It will be observed that air travel, considered as a retirement-accelerator, has the advantage of including a fair amount of form-filling. But form-filling proper is a separate ordeal, not necessarily connected with travel. The art of devising forms to be filled in depends on three elements: obscurity, lack of space, and the heaviest penalties for failure. In a form-compiling department, obscurity is ensured by various branches dealing respectively with ambiguity, irrelevance, and jargon. But some of the simpler devices have now become automatic. Thus, a favorite opening gambit is a section, usually in the top right-hand corner, worded thus:

Return rendered in respect of the month of


As you have been sent the form on February 16, you have no idea whether it relates to last month, this month or next. Only the sender knows that, but he is asking you. At this point the ambiguity expert takes over, collaborating closely with a space consultant, and this is the result:

Cross out
the word
which does
not apply




and why








Such a form as this is especially designed, of course, for a Colonel, Lord, Professor, or Doctor called Alexander Winthrop Percival Blenkinsop-Fotheringay of Battleaxe Towers, Layer-de-la-Haye, near Newcastle-under-Lyme, Lincolnshire-parts-of-Kesteven (whatever that may mean). Follows the word "Domicile," which is practically meaningless except to an international lawyer, and after that a mysterious reference to naturalization. Lastly, we have the word "Status," which leaves the filler-in wondering whether to put "Admiral (Ret'd)," "Married," "American Citizen" or "Managing Director."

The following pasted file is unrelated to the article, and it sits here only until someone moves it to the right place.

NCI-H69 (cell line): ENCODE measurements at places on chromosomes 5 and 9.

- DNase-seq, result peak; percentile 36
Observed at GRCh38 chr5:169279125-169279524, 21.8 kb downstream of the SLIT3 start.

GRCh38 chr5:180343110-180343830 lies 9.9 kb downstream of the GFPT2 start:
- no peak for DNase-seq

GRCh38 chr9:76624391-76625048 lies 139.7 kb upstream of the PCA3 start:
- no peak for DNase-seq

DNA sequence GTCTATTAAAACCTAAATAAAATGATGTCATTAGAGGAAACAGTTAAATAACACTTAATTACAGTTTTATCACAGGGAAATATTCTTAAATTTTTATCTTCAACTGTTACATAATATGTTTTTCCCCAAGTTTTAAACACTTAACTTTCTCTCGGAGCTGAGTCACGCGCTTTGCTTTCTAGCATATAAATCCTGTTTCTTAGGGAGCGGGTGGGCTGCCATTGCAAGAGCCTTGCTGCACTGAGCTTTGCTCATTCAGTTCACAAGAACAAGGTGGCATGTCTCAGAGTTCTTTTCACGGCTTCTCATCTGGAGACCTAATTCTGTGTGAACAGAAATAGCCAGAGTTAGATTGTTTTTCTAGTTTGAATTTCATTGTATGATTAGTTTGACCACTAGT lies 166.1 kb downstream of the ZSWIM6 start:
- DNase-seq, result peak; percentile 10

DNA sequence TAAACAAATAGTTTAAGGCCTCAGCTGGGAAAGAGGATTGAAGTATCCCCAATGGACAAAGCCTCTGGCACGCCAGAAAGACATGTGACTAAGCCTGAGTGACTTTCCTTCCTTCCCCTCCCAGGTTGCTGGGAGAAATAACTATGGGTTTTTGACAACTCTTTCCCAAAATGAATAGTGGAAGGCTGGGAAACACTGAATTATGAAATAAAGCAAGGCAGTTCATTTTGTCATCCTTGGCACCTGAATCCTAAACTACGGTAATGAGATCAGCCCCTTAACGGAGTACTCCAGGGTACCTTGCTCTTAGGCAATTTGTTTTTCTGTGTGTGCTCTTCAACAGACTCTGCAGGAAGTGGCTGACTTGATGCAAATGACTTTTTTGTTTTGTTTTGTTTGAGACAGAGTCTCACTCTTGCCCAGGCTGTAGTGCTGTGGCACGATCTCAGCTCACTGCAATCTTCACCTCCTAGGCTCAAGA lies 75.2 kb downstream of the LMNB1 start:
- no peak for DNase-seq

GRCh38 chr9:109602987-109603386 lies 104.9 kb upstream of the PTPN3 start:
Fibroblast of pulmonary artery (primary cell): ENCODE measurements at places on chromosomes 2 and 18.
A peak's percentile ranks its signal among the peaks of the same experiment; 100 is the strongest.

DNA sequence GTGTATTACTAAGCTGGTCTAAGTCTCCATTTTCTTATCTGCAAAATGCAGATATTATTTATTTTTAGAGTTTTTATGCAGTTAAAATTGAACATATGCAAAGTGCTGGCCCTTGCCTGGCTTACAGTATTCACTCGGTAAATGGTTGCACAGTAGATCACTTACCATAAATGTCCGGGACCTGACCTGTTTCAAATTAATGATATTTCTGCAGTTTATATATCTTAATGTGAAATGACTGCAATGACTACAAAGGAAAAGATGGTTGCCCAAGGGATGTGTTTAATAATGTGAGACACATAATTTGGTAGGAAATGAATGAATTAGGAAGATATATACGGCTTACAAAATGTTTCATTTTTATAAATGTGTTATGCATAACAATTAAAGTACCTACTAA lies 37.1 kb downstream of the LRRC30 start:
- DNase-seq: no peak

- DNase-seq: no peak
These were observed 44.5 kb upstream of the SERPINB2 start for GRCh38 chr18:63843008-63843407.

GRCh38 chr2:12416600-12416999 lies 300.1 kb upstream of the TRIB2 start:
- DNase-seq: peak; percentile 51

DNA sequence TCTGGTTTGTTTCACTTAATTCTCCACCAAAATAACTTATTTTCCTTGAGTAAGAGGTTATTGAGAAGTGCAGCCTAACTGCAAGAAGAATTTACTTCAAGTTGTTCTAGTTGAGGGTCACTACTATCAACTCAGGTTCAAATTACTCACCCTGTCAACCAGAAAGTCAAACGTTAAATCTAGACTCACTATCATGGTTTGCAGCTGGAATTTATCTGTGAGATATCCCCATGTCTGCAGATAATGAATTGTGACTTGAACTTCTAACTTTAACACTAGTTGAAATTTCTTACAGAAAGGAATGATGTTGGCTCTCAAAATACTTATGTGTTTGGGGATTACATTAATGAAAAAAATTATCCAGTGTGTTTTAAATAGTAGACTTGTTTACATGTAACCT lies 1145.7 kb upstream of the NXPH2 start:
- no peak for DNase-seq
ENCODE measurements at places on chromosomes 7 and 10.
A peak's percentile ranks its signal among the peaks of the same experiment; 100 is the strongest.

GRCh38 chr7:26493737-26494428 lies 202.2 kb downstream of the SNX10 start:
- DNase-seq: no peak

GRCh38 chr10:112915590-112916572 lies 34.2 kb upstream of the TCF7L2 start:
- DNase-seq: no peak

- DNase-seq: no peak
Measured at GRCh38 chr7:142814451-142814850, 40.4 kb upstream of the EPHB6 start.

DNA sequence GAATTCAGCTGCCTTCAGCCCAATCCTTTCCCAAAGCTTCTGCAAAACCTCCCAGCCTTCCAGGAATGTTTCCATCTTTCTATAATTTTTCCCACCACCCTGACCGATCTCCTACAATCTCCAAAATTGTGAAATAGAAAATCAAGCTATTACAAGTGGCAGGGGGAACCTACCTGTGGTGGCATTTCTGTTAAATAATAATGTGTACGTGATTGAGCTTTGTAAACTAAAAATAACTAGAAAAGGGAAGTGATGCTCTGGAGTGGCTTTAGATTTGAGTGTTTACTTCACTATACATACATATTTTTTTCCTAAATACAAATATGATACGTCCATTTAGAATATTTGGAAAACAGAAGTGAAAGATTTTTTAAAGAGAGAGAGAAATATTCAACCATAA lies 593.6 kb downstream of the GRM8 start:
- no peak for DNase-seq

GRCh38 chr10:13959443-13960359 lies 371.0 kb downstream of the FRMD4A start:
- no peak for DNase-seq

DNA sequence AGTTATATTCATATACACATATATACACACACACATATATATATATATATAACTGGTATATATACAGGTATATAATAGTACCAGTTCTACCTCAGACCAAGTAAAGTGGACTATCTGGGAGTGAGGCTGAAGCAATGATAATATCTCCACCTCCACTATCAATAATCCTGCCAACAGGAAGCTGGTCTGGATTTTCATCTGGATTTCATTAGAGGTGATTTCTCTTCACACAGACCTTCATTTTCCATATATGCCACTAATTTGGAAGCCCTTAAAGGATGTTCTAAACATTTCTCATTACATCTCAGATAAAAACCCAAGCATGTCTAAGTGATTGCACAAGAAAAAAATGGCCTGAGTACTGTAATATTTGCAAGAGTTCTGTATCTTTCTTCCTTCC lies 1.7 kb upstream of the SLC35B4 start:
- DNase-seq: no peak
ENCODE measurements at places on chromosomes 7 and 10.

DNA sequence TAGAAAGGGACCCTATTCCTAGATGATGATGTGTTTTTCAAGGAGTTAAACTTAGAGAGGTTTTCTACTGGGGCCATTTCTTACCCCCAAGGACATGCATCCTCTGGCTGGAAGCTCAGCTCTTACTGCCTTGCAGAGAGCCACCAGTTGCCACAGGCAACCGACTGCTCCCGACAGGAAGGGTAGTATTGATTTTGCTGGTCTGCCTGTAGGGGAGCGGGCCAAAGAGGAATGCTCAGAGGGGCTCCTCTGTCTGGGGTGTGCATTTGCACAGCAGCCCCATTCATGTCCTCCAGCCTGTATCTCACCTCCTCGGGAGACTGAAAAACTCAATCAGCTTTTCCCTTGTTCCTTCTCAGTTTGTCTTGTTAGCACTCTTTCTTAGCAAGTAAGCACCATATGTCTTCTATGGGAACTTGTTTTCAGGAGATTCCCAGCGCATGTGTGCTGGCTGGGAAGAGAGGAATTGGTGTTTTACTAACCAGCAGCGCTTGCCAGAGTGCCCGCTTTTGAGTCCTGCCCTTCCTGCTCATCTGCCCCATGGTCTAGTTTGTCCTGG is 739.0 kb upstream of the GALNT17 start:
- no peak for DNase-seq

Now the ambiguity expert hands over the task to a specialist in irrelevance, who calls in a new space allocator to advise on layout:

Number of your identity card or passport

Your grandfather's full name

Your grandmother's maiden name

Have you been vaccinated, inoculated; when & why

Give full details






Note: The penalty for furnishing incorrect information may be a fine of &sterling;5000 or a year's penal servitude, or quite possibly both.

Then the half-completed work of art is sent to the jargon specialist, who produces something on these lines:

What special circumstances283 are alleged to justify the adjusted allocation for which request is made in respect of the quota period to which the former application143 relates, whether or not the former level had been revised and in what sense and for what purpose and whether this or any previous application made by any other party or parties has been rejected by any other planning authority under subsection VII36 or for any other reason, and whether this or the latter decision was made the subject of an appeal and with what result and why.


Finally, the form goes to the technician, who adds the space-for-signature section, the finish that crowns the whole.

I/we [block capitals] ............ declare under penalty that all the information I/we have furnished above is true to the best of my/our knowledge, as witness my/our signature signed this ........ day of ........ 19 ....,
(Signature) ..................................

Name .............
Address ...........
Occupation ........



Seal .............






This is quite straightforward except for the final touch of confusion as to whose photograph or thumb print is wanted, the I/we person or the witness. It probably does not matter, anyway.